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Updates on Carroll County Career and Technology Center renovation plan presented to school board

The funding numbers for the renovation of the Carroll County Career and Technology Center are still broad placeholders, but discussions between educators and the project’s architecture firm are working to customize the building plan.

The Board of Education heard an update on the plans, which will include an addition to the facility, during a Wednesday work session. The previous time they heard an update was in November, at a schematic design work session.


“Remember, you as the Board of Education have approval authority at every stage of the project development,” Carroll schools Superintendent Steve Lockard said.

Jeff Hagan presented on behalf of architecture firm Hord Coplan Macht. His expertise is in designing schools in Maryland.


Hagan said they were midway through the design and development phase, so there was a lot of information still to be gathered.

The square foot estimate has not changed much and is still about 193,000 square feet.

Meetings with educators at the Tech Center over the past few months have shaped the engineers’ plans for how the building will be laid out, Hagan said. They’ve gotten in touch with all of programs about how they use their spaces, where they need to be located in the building and the specific equipment they use.

“We’re designing to Carroll County and how they use their Career and Tech Center” Hagan said. “We love the process. It gets us out of the office, so we like that too.”

Unrefined numbers put the full project cost at $67.6 million. This breaks down into construction, phasing, furniture and equipment, and other areas.

Right now the best estimate of funding is about $34 million locally, which is included in the budget that the Board of County Commissioners is working to approve by May 30.

Based on state worksheets that take into consideration the amount of square feet to be renovated, the estimate comes out to $35 million from the state, said Bill Caine, facility planner at the CCPS Facilities Management Department.

Since November, there have been several changes to the design based on findings from engineers, changes to funding and meetings with Tech Center educators.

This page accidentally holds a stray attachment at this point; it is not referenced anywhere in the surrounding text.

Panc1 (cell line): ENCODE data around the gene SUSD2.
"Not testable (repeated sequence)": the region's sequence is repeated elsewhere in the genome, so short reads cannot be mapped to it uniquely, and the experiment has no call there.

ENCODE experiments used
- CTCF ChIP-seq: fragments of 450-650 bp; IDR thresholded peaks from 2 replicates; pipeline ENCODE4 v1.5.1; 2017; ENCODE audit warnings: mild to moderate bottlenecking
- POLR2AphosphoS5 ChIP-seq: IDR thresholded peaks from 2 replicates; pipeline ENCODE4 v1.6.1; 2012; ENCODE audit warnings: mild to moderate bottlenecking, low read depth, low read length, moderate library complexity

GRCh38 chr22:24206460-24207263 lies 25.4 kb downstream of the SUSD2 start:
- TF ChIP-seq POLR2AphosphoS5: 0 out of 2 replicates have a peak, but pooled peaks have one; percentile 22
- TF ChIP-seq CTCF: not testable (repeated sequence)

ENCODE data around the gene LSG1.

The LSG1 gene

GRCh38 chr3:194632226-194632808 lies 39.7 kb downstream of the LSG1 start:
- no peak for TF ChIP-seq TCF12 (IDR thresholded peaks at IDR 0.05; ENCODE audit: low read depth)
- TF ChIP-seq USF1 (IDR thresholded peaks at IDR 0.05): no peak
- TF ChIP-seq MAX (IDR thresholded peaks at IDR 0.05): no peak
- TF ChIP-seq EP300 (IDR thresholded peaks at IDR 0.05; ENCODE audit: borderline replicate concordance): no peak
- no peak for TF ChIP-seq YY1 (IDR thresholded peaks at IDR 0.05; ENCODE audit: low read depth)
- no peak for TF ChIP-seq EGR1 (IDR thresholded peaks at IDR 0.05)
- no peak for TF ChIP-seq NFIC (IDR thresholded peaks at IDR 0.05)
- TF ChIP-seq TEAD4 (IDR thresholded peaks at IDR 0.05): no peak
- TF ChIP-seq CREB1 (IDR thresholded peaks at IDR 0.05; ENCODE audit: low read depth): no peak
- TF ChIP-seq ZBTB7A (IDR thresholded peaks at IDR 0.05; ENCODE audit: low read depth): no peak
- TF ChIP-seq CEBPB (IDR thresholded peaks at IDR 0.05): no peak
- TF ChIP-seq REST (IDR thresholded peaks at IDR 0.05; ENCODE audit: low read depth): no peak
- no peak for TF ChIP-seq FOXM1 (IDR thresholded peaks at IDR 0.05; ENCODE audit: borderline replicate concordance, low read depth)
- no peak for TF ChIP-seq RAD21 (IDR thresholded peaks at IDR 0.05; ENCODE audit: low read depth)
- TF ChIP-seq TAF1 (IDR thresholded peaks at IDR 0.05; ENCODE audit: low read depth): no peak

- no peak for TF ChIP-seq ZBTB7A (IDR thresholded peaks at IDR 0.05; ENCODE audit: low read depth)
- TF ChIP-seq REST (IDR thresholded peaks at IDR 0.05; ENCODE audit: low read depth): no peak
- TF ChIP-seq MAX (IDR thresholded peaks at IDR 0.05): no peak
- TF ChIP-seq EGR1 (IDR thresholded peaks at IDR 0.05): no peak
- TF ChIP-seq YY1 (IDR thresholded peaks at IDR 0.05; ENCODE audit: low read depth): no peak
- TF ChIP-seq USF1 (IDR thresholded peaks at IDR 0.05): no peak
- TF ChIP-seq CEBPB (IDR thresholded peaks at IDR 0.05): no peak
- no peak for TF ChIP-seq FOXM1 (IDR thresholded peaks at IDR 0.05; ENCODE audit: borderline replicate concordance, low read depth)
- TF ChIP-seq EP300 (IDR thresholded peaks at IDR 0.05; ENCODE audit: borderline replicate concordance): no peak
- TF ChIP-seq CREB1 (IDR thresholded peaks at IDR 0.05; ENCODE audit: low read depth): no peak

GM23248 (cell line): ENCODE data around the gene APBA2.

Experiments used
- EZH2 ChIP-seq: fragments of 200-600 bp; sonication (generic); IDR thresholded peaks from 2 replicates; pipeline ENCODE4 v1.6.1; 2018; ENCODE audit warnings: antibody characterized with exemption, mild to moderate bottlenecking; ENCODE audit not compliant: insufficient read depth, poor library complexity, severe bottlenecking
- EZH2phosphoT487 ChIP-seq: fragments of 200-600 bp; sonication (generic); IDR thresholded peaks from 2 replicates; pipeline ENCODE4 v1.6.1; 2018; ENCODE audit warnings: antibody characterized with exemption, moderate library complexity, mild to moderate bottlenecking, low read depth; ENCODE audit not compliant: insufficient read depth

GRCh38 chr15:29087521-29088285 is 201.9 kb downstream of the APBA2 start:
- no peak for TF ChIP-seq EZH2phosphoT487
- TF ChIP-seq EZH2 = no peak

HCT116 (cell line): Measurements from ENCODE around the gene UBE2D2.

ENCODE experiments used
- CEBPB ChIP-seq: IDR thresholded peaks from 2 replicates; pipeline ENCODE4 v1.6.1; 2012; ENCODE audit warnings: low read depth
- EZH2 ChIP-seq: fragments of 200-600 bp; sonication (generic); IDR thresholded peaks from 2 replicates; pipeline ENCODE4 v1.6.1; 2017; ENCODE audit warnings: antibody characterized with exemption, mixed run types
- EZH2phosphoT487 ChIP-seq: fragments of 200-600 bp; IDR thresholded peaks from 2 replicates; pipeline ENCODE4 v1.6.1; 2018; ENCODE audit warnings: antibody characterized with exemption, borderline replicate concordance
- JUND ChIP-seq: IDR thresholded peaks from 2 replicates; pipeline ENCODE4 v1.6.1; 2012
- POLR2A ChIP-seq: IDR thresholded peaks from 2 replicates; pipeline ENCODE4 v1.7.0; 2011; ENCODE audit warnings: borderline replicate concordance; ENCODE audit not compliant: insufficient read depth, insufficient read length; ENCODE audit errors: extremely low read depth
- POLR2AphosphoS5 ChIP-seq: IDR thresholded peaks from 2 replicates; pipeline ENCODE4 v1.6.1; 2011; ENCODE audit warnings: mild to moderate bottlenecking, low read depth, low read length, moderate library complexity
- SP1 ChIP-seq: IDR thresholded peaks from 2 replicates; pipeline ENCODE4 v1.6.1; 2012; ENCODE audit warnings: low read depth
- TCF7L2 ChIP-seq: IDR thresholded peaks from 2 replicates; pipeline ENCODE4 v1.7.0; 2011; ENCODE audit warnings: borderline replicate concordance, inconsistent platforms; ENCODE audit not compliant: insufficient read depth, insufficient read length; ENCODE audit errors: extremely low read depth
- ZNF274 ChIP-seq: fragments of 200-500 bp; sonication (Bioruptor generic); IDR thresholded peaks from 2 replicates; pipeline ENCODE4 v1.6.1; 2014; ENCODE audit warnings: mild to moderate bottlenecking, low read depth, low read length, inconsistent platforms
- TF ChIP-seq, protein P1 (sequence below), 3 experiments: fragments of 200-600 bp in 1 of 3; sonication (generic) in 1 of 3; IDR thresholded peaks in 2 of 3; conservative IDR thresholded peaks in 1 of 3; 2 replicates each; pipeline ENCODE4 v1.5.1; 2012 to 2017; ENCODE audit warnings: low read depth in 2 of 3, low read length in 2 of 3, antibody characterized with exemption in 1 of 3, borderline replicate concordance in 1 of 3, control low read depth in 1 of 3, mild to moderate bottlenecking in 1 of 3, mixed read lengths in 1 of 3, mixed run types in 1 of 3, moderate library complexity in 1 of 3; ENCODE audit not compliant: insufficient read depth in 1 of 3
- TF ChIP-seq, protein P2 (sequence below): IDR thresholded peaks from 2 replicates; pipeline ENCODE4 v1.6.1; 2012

For example, the second story is now smaller in order to save money on reinforcements for snow loads.

“It’s these small little nuggets of information that we’re figuring out as we work through the process,” Hagan said. “This is what we do on every project.”

Another change was moving the Computer Resources Center and the Career and Technology Service Team into the center of the building on the first floor where they can be more easily accessed by everyone in the building.

Still, the overall concept has not changed since November, Hagan said.

The addition will still be three stories, with the auto shop taking up a large portion of the lowest floor. The main level or first floor, where there is a public entrance, will host cosmetology, culinary, fashion and similar programs that bring in outside customers. Above that, health and allied services, and print and video production will share the second floor in separate suites. The main entry will move to the opposite side of the building, closest to Westminster High School. There will also be some changes to the bus loop and parking.

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Grade changes on the site result in the building being fairly asymmetrical, Hagan said.


“We’re kind of nestling it into the grade so we don’t have to spend a lot of extra money on re-grading, “ he said.

Board of Education President Donna Sivigny asked whether that would cause any access problems, but Hagan said it would not.

They still estimate that the construction will take 48 months.

A tentative plan for the phases of construction includes building the addition first. That would make “swing space” where programs can move while renovations are taking place in the existing building, sort of a “domino effect,” Hagan said. This is not set in stone and might change when construction management comes on board.

Next steps are submitting the schematic, which is set to finished in June, to the state to bring them on board and learn how much they will participate for funding.

Also in June, the school board will look to approve construction management services for the project during its monthly meeting.